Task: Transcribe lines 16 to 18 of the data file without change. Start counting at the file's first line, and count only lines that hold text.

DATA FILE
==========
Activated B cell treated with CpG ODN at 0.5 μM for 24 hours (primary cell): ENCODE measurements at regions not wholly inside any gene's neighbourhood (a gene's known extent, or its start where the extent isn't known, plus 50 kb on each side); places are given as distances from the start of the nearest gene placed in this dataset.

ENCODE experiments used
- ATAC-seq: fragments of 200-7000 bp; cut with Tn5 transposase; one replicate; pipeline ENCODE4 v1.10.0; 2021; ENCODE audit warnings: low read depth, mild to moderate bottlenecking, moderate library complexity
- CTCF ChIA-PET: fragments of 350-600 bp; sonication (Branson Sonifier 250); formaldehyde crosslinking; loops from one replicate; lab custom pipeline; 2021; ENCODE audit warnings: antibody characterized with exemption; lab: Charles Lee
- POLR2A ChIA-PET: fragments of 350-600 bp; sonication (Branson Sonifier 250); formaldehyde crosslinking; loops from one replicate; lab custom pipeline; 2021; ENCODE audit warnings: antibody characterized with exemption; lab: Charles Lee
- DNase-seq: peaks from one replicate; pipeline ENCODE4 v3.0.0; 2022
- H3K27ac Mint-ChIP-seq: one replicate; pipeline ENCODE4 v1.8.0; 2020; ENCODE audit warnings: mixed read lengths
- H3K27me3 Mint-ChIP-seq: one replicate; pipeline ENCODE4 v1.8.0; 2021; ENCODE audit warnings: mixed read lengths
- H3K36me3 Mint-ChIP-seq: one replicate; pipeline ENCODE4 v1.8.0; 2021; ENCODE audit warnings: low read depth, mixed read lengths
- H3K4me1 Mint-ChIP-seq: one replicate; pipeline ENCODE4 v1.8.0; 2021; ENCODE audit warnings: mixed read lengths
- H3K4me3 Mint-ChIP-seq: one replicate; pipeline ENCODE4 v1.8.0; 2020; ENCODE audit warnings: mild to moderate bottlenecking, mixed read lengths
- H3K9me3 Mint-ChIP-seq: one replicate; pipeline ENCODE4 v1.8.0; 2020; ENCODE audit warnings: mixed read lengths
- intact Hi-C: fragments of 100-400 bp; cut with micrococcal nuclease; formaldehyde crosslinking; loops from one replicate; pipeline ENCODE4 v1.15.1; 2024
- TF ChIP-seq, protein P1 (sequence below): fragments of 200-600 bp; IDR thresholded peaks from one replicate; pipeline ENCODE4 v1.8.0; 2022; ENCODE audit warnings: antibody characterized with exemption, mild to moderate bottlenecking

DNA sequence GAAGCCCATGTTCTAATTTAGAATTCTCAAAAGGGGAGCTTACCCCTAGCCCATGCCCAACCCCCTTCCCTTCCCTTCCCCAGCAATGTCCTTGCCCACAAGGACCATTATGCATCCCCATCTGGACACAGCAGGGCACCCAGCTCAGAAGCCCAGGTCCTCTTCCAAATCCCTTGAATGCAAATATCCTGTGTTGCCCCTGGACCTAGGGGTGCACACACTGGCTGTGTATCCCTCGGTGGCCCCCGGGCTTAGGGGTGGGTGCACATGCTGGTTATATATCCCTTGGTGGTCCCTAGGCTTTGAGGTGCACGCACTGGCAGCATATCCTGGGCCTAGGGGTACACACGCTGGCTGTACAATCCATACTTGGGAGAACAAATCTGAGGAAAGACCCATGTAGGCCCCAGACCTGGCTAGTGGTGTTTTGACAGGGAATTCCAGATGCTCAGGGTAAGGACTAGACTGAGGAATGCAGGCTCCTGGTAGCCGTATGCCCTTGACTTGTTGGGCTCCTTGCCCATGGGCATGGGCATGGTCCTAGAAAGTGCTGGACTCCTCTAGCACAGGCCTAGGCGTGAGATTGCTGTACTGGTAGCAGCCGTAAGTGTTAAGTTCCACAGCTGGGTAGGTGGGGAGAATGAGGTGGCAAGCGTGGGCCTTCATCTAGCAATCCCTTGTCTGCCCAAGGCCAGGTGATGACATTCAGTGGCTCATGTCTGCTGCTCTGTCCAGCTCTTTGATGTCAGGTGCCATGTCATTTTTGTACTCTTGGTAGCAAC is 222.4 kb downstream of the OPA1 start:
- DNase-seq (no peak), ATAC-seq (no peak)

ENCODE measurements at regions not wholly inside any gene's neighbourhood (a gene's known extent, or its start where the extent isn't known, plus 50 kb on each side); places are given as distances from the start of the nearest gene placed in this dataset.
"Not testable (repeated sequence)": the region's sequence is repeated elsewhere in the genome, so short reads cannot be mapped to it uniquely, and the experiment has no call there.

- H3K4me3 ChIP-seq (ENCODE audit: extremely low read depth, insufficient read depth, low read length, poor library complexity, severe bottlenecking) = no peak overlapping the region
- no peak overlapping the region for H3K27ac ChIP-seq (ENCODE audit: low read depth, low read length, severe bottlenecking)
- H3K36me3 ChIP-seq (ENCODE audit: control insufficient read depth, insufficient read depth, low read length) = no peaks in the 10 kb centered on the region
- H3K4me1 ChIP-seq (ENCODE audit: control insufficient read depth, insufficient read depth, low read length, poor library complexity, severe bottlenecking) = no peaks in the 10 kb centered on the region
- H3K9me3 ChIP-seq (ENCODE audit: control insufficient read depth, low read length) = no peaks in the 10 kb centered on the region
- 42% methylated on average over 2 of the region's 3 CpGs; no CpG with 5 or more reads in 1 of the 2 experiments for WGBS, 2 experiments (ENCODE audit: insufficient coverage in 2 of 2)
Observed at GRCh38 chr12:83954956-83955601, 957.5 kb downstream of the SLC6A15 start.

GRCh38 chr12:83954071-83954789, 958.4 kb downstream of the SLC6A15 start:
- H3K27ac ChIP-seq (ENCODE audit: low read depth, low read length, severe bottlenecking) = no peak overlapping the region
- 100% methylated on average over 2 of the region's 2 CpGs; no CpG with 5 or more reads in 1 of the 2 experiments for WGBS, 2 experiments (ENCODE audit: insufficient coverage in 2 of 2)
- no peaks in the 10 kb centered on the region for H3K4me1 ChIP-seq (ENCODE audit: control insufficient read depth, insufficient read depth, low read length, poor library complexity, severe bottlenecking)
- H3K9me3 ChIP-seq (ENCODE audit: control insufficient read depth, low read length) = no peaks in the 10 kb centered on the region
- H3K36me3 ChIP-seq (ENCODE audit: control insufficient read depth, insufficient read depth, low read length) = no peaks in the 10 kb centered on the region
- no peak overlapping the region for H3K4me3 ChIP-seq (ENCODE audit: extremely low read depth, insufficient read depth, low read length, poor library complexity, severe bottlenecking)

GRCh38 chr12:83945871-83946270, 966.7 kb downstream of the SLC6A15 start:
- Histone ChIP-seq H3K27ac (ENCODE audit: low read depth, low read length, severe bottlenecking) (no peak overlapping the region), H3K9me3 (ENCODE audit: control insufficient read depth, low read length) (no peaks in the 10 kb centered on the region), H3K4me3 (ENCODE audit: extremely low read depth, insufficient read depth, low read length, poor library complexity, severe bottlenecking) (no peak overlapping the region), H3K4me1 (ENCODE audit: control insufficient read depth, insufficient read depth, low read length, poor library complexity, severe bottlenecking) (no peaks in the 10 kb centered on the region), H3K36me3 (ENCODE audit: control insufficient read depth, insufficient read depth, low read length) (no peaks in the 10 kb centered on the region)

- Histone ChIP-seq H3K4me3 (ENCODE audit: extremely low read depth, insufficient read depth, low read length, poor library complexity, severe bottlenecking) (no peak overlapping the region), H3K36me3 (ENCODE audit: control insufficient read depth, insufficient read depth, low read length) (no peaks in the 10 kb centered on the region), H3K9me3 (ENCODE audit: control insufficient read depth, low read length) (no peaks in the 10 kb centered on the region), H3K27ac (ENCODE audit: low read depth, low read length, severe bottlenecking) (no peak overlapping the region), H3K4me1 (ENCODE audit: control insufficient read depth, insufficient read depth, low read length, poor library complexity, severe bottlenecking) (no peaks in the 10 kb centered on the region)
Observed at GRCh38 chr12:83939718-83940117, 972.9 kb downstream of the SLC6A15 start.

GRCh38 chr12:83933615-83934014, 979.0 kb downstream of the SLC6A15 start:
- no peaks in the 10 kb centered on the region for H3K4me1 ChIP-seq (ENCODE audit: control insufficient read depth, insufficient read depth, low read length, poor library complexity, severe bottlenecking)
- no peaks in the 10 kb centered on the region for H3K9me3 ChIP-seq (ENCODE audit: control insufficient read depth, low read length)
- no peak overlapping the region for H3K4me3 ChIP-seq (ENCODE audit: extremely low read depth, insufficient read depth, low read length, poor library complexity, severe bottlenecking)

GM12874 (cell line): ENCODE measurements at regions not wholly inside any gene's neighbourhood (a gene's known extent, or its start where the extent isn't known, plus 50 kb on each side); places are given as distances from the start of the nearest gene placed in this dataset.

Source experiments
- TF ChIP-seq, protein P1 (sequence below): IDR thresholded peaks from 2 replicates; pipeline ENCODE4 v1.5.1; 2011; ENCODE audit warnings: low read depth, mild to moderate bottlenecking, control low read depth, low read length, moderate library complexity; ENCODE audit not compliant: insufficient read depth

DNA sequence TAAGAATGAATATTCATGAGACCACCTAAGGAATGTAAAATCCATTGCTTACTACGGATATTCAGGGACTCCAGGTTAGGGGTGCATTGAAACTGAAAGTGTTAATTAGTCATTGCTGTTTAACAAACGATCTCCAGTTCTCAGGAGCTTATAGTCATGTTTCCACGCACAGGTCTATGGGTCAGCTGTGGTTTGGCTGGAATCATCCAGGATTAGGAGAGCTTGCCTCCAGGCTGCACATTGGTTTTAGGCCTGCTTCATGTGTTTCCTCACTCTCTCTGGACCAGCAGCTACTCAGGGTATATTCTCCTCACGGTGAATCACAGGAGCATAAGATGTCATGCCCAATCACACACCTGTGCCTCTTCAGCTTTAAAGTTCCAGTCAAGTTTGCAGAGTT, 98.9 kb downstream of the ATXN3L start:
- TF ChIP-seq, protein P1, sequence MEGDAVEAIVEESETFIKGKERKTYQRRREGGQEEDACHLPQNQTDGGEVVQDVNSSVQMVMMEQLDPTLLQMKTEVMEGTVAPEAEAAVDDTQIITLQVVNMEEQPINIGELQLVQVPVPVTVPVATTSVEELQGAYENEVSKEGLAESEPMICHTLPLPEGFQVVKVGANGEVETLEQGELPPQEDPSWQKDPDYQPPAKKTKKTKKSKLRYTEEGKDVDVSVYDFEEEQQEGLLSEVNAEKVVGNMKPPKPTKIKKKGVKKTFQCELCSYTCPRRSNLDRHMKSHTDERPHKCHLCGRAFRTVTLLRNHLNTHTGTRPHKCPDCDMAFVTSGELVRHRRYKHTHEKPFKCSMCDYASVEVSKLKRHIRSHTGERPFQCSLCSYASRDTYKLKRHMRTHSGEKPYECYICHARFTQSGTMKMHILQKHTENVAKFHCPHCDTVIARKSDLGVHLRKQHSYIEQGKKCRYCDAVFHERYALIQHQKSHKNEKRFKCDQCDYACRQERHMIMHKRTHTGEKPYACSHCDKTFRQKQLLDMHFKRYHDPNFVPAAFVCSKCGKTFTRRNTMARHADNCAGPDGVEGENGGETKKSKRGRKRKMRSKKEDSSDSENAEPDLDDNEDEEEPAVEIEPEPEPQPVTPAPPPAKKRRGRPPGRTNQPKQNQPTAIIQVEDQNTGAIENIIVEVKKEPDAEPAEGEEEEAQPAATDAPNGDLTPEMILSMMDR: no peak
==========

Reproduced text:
- DNase-seq (no peak), ATAC-seq (no peak)

ENCODE measurements at regions not wholly inside any gene's neighbourhood (a gene's known extent, or its start where the extent isn't known, plus 50 kb on each side); places are given as distances from the start of the nearest gene placed in this dataset.
"Not testable (repeated sequence)": the region's sequence is repeated elsewhere in the genome, so short reads cannot be mapped to it uniquely, and the experiment has no call there.